Each stage was compelling, think of the race out of Vierzon on the longest stage of the race as the UAE team struggled to chase a maxi-breakaway. Or the race to Nîmes won eventually by Nils Politt after a wild start and then attacks throughout the final 50km. Bauke Mollema got a fine wine and Patrick Konrad’s stage win in Saint-Gaudens was a masterclass. Such were these stages that every time an early breakaway stayed away it was won by a rider who had gone solo, as if it was some kind of last-man-standing competition. But they lacked the GC battle as well, there were no crosswind ambushes.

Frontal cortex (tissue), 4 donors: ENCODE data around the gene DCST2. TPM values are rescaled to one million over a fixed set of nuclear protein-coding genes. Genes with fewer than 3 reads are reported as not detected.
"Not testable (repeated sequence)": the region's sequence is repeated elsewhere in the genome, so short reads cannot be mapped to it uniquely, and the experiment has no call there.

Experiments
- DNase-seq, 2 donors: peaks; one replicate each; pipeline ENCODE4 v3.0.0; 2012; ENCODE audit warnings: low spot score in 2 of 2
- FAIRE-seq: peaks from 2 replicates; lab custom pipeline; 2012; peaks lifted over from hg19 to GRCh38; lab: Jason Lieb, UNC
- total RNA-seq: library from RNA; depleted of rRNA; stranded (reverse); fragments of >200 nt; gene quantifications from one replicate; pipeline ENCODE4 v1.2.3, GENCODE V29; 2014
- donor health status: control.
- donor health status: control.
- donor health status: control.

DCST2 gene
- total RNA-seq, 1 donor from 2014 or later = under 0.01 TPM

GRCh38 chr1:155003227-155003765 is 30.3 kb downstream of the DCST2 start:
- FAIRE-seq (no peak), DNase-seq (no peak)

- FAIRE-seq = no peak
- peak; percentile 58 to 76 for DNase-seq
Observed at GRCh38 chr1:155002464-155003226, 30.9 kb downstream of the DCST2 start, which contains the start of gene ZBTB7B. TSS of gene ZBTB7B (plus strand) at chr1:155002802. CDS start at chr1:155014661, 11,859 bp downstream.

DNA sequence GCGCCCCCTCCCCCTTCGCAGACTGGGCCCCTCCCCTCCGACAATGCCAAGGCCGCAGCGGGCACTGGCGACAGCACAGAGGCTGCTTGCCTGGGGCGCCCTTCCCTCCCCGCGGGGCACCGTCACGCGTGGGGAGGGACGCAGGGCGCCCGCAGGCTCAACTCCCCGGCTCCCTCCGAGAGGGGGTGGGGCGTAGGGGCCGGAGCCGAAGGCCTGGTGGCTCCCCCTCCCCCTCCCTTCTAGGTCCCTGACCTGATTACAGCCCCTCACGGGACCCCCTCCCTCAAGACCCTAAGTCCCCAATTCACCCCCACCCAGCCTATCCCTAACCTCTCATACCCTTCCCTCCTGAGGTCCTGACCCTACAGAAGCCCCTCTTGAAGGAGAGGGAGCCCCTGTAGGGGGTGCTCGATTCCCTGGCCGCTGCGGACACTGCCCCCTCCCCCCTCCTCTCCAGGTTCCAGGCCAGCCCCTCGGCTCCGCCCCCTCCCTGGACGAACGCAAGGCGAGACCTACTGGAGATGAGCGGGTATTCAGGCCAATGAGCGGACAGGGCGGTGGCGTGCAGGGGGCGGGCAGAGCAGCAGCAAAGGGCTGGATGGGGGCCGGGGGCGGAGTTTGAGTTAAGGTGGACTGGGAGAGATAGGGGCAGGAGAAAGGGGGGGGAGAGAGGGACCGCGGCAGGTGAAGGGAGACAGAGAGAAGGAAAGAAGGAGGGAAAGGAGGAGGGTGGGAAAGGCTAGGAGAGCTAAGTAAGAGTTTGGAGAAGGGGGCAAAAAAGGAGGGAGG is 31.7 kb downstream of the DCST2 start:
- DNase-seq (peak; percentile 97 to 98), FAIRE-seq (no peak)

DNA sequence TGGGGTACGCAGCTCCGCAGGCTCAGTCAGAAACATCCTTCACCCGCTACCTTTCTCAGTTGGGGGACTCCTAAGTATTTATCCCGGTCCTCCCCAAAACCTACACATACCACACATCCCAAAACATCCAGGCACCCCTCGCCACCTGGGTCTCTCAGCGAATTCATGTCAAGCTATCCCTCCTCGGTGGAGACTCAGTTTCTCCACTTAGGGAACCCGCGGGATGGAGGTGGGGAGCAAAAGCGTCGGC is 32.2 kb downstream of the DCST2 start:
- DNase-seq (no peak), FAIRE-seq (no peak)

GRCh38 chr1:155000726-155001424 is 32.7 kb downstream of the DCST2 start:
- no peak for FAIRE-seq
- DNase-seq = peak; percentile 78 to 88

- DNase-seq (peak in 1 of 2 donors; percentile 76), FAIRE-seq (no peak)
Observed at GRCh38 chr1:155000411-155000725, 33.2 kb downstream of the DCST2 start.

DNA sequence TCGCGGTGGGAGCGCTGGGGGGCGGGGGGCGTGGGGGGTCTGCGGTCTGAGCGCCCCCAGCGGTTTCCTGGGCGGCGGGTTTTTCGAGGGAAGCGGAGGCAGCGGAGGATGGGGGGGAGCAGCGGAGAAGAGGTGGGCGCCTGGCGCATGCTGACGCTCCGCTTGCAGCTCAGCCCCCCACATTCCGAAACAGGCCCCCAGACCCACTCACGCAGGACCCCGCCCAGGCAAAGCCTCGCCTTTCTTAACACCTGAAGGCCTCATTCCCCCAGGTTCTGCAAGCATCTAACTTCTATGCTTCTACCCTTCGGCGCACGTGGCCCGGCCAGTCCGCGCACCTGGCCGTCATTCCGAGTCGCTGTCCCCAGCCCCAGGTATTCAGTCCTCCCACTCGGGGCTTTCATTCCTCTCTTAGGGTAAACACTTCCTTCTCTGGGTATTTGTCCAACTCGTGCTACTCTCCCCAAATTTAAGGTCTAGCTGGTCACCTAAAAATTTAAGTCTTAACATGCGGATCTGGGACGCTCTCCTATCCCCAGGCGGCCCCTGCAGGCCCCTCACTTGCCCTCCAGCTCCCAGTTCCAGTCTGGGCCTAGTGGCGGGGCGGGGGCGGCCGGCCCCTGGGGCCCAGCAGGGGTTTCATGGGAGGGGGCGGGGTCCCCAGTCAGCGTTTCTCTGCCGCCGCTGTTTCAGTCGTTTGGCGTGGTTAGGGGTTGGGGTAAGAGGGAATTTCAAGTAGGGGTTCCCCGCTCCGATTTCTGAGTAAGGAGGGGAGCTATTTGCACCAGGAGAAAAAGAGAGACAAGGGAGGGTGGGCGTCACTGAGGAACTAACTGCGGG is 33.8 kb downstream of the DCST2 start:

Suspicion is as much a part of the Tour de France as sunflowers and agrarian art displays; the cartoon above is from L’Equipe in 2013. It falls on the race leader, the logic that performance-enhancing substances are most likely to be linked to the best performance to the point where practically nobody else is asked questions. As Pogačar’s power grows he’d do get UAE managers Mauro Gianetti and “Matxin” Fernandez pensioned off, if only for PR purposes. Pierre Carrey – no troll – rang an alarm bell in his article for Le Temps (paywall) saying suspicion levels inside the peloton are high. But suspicions of what? In the past the rise of EPO was obvious, ditto blood doping, the only question was who was doing it and whether the media could print it. Now nobody knows what the means and methods are, there are guesses but separating the signal from the noise is impossible and we’re left in an epistemological quagmire that doesn’t bother other sports. Still most sports aren’t raided mid-event by the police either and the Bahrain team roust was real. We’ll see as the OCLAESP seem to be to policing what Pierre Rolland is to racing: they make big moves but actual results don’t follow. A “win” for them though would be seismic.